The United States spends a nauseating amount of money on medical care and doesn't get much to show for it, at least if you judge by our middling health outcomes compared with the rest of the developed world. This point is old news by now. And yet, I was still surprised by this chart from Jacob Funk Kirkegaard of the Peterson Institute for International Economics. If you add up all of our public and private expenditures, the United States actually devotes more of its economy to general government activity and basic social services than much of Europe, including social-democracy darling Sweden. And it's mostly because of our giant outlays on private health care, shown in yellow.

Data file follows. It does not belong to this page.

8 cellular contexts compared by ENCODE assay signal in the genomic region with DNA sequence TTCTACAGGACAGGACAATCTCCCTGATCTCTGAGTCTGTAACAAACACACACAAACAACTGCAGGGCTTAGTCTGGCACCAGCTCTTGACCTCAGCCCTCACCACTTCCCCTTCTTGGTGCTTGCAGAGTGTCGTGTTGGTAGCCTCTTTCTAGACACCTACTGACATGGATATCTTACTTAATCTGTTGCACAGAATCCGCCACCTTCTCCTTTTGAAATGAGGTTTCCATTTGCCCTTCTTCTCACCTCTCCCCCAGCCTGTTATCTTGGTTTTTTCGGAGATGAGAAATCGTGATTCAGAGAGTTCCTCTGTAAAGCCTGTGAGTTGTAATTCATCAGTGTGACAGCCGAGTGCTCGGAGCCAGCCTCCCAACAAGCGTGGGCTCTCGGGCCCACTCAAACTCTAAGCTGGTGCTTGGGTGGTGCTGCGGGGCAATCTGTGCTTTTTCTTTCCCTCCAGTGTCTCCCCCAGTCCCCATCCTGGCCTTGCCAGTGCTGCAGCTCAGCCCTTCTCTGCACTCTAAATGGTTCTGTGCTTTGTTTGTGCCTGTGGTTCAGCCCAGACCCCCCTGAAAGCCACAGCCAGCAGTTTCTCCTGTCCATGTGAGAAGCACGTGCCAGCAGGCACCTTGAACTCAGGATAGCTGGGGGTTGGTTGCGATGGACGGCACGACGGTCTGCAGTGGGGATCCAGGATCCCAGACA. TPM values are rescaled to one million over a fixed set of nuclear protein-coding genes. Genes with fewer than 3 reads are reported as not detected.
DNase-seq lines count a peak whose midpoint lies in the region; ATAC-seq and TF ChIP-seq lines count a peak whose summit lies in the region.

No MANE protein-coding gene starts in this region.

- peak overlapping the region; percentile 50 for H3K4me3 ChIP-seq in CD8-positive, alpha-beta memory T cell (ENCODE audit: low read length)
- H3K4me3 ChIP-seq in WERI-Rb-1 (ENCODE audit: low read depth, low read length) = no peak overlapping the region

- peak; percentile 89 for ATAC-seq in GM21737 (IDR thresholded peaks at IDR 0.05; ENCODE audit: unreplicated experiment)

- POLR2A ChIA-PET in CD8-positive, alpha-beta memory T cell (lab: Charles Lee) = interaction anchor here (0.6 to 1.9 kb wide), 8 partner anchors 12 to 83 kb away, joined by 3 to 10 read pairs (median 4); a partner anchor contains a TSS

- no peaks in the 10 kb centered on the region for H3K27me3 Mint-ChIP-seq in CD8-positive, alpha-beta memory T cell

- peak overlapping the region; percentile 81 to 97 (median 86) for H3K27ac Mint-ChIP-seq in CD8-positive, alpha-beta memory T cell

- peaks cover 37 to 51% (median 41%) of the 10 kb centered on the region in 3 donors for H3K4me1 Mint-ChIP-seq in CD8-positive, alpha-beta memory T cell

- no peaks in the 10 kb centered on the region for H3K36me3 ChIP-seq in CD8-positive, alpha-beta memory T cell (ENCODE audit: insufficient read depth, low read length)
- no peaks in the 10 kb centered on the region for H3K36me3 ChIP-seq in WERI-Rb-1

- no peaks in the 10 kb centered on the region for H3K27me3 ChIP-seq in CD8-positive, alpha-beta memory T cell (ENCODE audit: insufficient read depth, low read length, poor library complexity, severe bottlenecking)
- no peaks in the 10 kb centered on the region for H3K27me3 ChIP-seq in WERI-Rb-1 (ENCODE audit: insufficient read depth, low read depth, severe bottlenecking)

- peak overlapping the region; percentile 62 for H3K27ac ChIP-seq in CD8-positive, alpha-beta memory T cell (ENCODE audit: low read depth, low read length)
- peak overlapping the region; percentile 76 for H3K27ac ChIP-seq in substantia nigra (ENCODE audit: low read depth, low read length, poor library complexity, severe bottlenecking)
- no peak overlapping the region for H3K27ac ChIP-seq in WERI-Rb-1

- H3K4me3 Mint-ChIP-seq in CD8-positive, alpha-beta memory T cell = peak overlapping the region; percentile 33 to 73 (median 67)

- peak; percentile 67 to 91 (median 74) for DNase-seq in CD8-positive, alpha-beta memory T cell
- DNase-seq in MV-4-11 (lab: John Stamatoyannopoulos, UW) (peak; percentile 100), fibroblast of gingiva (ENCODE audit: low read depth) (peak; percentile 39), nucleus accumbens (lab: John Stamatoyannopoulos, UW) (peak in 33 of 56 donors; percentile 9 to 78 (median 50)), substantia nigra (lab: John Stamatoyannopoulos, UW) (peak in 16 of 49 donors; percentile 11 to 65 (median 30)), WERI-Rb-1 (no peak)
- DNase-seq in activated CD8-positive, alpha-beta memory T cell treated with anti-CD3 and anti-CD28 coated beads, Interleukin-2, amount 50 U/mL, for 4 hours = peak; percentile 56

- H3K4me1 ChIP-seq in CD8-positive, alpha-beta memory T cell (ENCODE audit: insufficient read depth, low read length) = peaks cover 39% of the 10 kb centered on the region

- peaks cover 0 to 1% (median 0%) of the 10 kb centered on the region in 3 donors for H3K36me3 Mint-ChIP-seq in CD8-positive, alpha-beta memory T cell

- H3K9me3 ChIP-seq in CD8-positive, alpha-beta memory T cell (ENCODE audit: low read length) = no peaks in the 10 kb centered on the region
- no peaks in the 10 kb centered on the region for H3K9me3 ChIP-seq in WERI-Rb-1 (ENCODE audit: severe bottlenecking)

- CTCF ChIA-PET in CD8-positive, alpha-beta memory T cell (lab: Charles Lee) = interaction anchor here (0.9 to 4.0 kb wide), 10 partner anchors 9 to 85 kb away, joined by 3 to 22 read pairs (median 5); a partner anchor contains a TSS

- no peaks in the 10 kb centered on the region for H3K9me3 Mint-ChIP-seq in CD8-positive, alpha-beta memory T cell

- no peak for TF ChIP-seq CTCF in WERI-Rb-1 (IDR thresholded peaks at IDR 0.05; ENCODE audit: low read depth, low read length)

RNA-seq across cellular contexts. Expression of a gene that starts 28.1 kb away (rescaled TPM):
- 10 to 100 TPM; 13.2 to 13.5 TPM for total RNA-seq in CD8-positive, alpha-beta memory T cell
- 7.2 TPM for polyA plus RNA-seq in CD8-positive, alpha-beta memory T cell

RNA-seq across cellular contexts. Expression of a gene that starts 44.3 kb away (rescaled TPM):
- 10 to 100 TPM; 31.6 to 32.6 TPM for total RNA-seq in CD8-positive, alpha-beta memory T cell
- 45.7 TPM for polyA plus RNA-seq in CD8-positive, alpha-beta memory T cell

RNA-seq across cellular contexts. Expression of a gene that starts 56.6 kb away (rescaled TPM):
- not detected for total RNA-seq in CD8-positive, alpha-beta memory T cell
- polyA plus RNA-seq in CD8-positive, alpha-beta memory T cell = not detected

Kirkegaard's study is interesting, in part, because it adds in tax breaks for things like education and housing to social spending. That's key to understanding how we stack up against other countries, since America quietly carries out an enormous part of its social policy through the tax code (which in turn means that a lot of the benefits get distributed up to people who actually itemize their deductions). Even without our exorbitant private health care costs included in the picture, we're not especially efficient. Public spending eats up less of the national economy in Japan, South Korea, and Australia, for instance (yes, our giant military budget is part of the reason why, but its a small piece of the difference with Korea and Australia). But our health system—which wastes hundreds of billions of dollars every year on bad care, excessive treatments, and fraud, among other issues—is what really makes us exceptional.